Human–environment interactions at Yangguanzhai, a Middle Neolithic site in the Wei River Valley, northern China: A comprehensive soil‐stratigraphic analysis
AffiliationDepartment of Geosciences, University of Arizona
School of Anthropology, University of Arizona
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CitationKielhofer, J. R., Fox, M. L., Ye, W., & Yang, L. (2021). Human–environment interactions at Yangguanzhai, a Middle Neolithic site in the Wei River Valley, northern China: A comprehensive soil-stratigraphic analysis. Geoarchaeology.
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AbstractYangguanzhai, a Middle Neolithic archaeological site (c. 5500–5000 cal year BP) in the Wei River Valley of China, contains a well-preserved record of environmental fluctuation, landscape evolution, and human–environment interaction over the Holocene. We examined eight stratigraphic profiles across the site and identified an alternating sequence of sediment and buried soils, indicative of multiple changes in landscape stability. Through this study, we provide a more detailed soil-stratigraphic framework for the site. Buried soils are well developed, with a subangular blocky structure, high organic matter content, and pedogenic carbonate. There are clear associations between buried soils and the two main archaeological occupations (the Middle Neolithic and a later historic period occupation, c. 600–300 cal year BP). Lower soil horizons contain abundant Middle Neolithic ceramics and archaeological features, and the upper soil horizon contains historic period artifacts and features. Sediment between these soils lacks any artifacts or evidence of occupation, suggesting that Yangguanzhai was abandoned as a residential area for over 3000 years. Heightened sediment deposition and landscape instability contributed to Late Holocene shifts in human land use and settlement patterns at the site. Our work is consistent with previous stratigraphic investigations at the site, while refining descriptions of buried soil horizons.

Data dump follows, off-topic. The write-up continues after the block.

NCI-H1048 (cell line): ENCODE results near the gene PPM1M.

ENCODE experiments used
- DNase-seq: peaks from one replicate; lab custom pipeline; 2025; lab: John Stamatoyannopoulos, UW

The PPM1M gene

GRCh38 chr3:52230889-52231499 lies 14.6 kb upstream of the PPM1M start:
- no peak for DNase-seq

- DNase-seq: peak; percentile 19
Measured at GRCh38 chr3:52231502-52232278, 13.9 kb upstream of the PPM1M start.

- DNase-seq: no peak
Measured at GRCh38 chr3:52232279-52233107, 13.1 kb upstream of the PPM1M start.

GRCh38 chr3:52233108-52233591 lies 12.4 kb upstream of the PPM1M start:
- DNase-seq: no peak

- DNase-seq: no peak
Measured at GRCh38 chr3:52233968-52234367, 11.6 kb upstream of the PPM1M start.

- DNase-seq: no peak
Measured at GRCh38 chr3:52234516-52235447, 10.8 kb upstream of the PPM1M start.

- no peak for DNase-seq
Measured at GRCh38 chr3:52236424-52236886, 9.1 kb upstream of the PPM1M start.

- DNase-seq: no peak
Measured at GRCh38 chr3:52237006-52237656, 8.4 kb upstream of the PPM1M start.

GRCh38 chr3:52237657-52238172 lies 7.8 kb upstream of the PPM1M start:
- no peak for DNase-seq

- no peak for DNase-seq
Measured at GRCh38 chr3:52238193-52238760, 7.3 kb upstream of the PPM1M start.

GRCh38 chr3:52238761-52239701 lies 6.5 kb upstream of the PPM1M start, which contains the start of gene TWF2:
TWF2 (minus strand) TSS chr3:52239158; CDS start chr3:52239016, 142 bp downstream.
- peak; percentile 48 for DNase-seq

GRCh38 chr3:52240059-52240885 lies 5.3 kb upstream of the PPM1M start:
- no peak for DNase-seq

Note12 month embargo; first published: 22 July 2021
VersionFinal accepted manuscript